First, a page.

By Jamin Pursell
Andrea Jenkins, the first African American openly trans woman to be elected to political office in the United States. She serves Ward 8 on the Minneapolis City Council.
In traditionally male-dominated spaces, simply being a woman is an act of radicalism. Being queer is always a rebellion. No matter where you sit in the rainbow of LGBTQI+, your very existence breaks rules that have been long ascribed to the human body and mind.
The 6.7 million LGBTQI women in America primarily vote with the Democratic Party and tend to be actively engaged with political issues. They are volunteers, activists, contributors, advocates, and voters for progressive candidates and causes. It is hard enough being a woman in the world, but being a woman in politics is especially difficult. Often the hardest workers and bravest must fight the stereotypes prescribed to them, and with little recognition. They must tread new ground with no map or guidance. That is why it is essential to uplift these women and admire the vision and fortitude that carries them in politics.Read more
By Floy Andrews
Margaret Hamilton as the Witch in the 1939 film version, threatening Dorothy (Judy Garland), 1939.
When the former Richmond City Attorney departed during the tumultuous conclusion to 2021, the mayor referred to her as the “wicked witch” and quoted lyrics from the Wizard of Oz song, “Ding-Dong! The Witch is Dead.” The mayor said equally disparaging things about our city manager as she, too, left office earlier last year. On top of that, Mayor Butt suggested that the entire city council had a “drama queen” reputation. I was offended, though not particularly surprised, to read those lines in Mayor Butt’s December e-forums. Such anti-woman attitudes permeate a culture that furthers the white male power structure.Read more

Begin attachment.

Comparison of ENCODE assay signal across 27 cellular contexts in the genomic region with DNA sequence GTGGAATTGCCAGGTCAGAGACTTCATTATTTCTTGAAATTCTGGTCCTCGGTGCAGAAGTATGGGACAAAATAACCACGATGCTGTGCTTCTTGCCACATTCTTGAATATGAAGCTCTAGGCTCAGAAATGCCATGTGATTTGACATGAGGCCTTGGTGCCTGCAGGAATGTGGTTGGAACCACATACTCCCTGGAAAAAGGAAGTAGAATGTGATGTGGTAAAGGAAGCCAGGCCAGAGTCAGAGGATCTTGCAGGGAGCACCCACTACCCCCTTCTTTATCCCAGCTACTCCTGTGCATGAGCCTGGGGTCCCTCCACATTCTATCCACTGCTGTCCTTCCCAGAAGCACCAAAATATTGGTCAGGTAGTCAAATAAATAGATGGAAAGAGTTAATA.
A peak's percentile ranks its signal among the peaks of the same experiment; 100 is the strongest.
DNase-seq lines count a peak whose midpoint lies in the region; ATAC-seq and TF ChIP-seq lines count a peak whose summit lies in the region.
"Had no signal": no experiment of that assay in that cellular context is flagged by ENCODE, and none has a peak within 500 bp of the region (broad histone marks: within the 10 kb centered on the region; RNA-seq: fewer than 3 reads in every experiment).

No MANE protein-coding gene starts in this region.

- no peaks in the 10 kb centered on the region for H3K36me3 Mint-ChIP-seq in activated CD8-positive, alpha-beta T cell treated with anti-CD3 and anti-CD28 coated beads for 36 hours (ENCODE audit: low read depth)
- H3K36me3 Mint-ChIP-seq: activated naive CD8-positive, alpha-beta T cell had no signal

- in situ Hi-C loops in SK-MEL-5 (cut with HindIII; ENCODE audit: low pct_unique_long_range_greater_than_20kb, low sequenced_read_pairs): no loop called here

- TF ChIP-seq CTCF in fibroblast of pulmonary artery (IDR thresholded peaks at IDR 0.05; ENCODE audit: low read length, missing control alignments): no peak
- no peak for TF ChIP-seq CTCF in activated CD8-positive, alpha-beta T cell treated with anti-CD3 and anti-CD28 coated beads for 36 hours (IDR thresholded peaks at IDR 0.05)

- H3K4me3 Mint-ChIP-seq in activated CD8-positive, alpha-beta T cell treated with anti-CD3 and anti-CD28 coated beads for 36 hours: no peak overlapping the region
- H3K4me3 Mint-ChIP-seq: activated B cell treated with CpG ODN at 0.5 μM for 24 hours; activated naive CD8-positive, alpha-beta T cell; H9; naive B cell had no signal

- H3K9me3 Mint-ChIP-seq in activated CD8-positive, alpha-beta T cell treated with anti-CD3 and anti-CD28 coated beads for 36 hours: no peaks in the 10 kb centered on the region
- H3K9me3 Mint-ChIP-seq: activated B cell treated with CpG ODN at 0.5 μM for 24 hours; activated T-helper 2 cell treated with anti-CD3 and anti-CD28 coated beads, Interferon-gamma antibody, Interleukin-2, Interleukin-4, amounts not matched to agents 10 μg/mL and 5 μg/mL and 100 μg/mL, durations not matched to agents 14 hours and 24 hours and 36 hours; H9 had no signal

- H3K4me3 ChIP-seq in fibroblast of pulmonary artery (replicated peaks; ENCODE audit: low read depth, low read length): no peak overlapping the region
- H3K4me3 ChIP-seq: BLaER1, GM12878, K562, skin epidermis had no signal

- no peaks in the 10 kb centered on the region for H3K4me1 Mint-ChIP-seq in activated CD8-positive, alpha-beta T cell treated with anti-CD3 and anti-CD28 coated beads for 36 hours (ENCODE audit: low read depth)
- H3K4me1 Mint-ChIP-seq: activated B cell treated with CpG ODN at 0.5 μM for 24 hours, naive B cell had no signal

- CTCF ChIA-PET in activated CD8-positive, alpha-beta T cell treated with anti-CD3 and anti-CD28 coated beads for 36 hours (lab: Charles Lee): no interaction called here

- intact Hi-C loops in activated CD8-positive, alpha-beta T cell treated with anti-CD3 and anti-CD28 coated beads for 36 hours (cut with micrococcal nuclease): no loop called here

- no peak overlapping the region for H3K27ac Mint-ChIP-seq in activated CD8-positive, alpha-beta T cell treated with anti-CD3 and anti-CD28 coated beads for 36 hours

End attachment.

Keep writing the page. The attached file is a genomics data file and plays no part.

By Tamisha Walker
Alexis Parsons, a dedicated fellow of the Safe Return community, passed away on February 1, 2022 at her home in the Sycamore neighborhood of Antioch. She was 30 years old.
Words cannot begin to describe this tragic loss. We miss her so dearly and will always treasure the two and a half years she spent with us in the Safe Return family.Read more
By Shiva Mishek
Rosie Lee Tompkins, 1985. Photo courtesy of BAMPFA.
In the mid-1980s, psychologist Eli Leon stumbled across the work of Rosie Lee Tompkins at a Marin flea market. He devoted the rest of his life to collecting her quilts. At the time of his death, Leon had amassed over 500 works by the artist, who chose to live in complete anonymity.
Rosie Lee Tompkins is the pseudonym of Effie Mae Martin Howard. The now-renowned artist was born in rural Arkansas in 1936, where she was one of fifteen children in a sharecropping family. Tompkins moved to Richmond in early adulthood, during the Great Migration of African Americans away from the Jim Crow South and into western states. She lived and worked as a nurse in Richmond until her death in 2006.Read more